I have had to fight for every single bit of support my DS has. It has been time consuming, extremely stressful and I have had to employ many skills and qualities that am very much aware I have because I am educated, used to dealing with stressful meetings and complex reports and confident in arguing with dealing with people in positions of authority. Nothing has come easy.

Occasionally, I meet a parent who got a diagnosis within a couple of months on the NHS, or who applied for statutory assessment and quickly got a Statement with not much fuss, and I am always astounded. It isnt usually like that. Not for the vast majority I know.

As far as school places are concerned, my DS attends an ASC provision within a state primary school. Not all the children are from middle class or educated families by any means, but that is because there is a pretty good range of autism provision in my borough. The picture changes at secondary school. There are only two provisions and places are scarce. Parents have to pull out all the stops - be prepared to go to tribunal, engage lawyers, write lengthy, evidence-based reports etc - to be in with a chance of a place. The majority of these parents are highly educated and knowledgable about the system and how it works.

We are currently considering sending our son to a specialist residential school. In our local authority, a few kids are funded to go each year. As far as I know (and I know quite a few of the parents fro the last few years), you need a lawyer or to be shit hot at building a case to get the funding. Thats the reality.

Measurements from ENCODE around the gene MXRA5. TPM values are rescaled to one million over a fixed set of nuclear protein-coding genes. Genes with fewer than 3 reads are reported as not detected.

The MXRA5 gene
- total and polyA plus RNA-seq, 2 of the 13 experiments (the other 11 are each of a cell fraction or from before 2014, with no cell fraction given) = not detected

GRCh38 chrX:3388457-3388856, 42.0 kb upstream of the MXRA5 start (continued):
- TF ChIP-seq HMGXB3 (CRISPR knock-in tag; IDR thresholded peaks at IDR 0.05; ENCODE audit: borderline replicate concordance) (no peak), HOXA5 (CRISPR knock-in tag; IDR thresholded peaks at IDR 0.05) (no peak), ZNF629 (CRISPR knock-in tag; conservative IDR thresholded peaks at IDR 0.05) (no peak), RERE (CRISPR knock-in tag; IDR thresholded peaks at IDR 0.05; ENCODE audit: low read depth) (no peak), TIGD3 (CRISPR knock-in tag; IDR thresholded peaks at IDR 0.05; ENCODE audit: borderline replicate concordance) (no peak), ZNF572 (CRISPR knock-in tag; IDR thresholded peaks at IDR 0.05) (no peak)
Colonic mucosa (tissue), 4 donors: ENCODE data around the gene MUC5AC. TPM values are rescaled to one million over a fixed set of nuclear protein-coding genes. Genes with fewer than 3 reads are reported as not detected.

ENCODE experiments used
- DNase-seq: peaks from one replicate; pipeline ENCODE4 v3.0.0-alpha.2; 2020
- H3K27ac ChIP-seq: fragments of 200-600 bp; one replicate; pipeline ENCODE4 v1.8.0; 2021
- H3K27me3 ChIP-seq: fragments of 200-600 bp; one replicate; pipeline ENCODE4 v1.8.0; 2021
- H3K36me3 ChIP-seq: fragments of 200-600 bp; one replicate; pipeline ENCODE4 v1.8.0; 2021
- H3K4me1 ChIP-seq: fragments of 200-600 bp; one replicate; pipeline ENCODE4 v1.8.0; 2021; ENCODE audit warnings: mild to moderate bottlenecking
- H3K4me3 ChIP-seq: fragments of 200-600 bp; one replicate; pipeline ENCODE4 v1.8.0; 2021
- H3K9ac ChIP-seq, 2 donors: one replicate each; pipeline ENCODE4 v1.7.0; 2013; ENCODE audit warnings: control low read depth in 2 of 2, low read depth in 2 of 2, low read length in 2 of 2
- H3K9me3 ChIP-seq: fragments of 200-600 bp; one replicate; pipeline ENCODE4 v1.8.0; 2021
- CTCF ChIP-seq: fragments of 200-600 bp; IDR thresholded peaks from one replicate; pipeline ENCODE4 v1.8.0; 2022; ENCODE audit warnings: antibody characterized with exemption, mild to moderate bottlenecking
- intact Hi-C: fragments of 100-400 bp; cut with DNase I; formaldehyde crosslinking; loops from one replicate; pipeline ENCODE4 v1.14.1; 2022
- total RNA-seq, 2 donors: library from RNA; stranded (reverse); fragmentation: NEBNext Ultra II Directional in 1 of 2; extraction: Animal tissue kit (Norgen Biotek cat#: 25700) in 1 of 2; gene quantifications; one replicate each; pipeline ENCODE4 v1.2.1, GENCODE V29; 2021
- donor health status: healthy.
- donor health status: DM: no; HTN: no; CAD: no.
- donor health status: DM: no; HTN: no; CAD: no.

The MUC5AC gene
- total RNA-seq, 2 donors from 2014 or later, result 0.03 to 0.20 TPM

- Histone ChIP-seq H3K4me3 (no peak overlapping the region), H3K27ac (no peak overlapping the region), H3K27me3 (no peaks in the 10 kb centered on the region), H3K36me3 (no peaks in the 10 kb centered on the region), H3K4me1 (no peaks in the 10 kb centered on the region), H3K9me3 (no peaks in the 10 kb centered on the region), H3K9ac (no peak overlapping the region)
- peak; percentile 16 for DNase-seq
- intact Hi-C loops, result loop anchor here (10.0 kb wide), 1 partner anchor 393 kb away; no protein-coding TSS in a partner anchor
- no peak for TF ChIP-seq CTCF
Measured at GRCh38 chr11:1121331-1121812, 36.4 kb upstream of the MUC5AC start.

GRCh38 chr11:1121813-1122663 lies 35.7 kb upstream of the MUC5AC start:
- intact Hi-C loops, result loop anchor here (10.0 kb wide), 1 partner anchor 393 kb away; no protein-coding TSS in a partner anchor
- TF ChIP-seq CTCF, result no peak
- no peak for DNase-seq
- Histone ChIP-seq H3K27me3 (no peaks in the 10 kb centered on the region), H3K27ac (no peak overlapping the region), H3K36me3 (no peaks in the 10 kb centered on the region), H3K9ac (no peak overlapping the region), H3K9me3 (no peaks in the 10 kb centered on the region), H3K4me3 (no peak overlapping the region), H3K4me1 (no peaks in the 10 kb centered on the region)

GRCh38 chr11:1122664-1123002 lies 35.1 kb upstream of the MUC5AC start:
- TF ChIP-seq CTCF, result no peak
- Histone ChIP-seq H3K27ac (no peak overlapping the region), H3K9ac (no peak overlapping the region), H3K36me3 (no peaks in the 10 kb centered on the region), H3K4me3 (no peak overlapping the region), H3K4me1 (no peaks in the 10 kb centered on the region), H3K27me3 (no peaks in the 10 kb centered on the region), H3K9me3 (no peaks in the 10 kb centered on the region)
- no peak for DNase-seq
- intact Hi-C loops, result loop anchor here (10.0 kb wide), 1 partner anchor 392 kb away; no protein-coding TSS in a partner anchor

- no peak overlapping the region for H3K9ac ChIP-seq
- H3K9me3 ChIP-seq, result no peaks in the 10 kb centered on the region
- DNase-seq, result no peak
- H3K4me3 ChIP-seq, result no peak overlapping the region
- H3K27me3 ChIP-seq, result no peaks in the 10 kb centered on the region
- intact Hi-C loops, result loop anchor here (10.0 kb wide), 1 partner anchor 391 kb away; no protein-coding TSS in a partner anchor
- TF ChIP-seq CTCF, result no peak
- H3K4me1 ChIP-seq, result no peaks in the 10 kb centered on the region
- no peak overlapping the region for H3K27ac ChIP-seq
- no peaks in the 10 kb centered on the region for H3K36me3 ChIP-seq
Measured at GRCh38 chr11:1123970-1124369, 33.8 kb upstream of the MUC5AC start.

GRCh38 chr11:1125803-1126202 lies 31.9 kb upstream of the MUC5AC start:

IsItMeOr Thu 16-Jul-15 19:12:45

I do agree OP, and it distresses me greatly when I think that there may be many desperately unhappy children (just like DS was last year) living in other families who aren't as well able to navigate the system to get the support in place. Although, for us, it was the school who initiated the investigations that led to diagnosis and proposed support plans.

There was a fairly surreal moment in our mediation meeting where we were trying to persuade the council to commit to review their decision not to assess DS for an EHCP, where they seemed to be checking that DS wasn't just getting the support at school because we were middle-class (and therefore presumed to be pushy).

Alfieisnoisy Thu 16-Jul-15 19:17:02

Just getting a diagnosis as an adult is difficult. My DS is autistic and has ADHD, he is not unlike me as a child. You would think it wouldn't be much to ask for someone just to assess me and go through my childhood records. I might as well be asking them to turn all metal into gold.